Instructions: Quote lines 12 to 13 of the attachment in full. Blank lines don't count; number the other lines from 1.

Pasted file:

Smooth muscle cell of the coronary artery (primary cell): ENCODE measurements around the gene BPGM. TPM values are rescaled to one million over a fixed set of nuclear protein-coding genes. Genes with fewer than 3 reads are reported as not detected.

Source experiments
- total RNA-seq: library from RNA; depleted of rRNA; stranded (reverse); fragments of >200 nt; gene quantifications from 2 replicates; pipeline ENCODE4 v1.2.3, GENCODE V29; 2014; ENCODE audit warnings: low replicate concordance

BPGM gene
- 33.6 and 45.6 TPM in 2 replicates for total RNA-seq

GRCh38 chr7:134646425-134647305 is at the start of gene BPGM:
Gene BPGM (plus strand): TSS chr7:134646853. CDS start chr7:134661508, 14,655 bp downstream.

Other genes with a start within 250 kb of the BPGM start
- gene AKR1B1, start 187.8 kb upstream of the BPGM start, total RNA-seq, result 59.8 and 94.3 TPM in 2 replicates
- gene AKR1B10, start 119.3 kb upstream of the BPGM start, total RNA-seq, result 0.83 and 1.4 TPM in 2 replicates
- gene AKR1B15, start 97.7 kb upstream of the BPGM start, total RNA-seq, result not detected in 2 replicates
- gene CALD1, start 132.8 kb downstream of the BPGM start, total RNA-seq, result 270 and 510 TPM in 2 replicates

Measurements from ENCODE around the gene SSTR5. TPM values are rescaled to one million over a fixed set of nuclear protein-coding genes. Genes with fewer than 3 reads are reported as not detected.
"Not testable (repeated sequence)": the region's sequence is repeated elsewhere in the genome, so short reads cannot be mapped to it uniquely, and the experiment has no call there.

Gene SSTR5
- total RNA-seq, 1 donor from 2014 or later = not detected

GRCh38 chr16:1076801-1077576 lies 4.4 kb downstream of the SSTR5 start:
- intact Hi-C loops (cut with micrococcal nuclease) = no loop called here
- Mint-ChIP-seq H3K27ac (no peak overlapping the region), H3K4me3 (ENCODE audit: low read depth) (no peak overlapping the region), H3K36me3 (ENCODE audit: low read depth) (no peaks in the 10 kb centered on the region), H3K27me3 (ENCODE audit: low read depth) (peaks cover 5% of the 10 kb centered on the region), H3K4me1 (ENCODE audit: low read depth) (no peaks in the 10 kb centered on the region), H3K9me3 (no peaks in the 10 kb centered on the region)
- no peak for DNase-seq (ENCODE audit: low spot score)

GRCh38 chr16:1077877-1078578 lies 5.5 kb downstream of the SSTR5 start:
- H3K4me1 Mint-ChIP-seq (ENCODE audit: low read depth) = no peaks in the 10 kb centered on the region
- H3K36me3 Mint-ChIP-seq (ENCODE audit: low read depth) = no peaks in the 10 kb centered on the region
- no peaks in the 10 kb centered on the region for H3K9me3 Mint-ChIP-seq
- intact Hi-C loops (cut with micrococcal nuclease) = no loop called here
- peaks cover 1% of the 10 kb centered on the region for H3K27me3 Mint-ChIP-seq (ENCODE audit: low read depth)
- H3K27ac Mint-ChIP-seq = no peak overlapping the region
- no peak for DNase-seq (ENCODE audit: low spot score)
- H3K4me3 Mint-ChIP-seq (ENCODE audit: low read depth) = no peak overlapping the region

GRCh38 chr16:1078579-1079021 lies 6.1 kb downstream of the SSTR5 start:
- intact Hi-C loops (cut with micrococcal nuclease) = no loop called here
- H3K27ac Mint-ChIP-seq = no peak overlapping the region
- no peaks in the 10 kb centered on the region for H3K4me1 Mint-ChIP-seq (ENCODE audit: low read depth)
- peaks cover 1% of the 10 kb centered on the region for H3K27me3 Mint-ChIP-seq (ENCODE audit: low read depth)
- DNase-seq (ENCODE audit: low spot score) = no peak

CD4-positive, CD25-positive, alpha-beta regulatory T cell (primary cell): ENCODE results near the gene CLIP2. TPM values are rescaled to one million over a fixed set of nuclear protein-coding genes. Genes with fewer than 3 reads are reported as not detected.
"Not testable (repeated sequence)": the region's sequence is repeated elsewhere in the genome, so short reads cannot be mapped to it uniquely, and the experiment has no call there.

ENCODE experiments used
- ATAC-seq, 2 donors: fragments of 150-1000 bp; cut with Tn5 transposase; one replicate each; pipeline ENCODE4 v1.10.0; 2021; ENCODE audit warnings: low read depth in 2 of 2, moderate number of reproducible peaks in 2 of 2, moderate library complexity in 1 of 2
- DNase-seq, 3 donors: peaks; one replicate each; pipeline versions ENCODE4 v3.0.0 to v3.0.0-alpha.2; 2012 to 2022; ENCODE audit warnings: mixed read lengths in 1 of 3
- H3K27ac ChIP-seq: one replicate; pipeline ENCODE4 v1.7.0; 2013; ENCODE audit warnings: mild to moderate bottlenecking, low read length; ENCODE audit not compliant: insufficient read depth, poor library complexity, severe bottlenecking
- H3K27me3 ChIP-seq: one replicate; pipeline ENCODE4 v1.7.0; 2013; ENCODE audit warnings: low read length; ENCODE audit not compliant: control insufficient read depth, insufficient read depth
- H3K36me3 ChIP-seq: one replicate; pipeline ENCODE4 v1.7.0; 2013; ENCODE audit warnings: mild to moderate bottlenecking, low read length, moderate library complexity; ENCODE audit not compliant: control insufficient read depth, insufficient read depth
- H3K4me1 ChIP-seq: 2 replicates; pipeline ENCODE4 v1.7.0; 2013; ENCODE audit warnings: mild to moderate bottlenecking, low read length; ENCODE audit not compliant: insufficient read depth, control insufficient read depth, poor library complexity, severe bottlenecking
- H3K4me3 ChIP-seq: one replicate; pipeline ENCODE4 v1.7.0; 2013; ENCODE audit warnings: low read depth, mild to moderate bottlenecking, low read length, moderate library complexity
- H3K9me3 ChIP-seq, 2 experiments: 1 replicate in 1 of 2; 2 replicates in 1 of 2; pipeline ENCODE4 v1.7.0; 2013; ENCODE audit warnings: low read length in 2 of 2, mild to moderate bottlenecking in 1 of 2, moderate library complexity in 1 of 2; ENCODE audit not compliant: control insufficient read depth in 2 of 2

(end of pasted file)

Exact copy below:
- gene CALD1, start 132.8 kb downstream of the BPGM start, total RNA-seq, result 270 and 510 TPM in 2 replicates

Measurements from ENCODE around the gene SSTR5. TPM values are rescaled to one million over a fixed set of nuclear protein-coding genes. Genes with fewer than 3 reads are reported as not detected.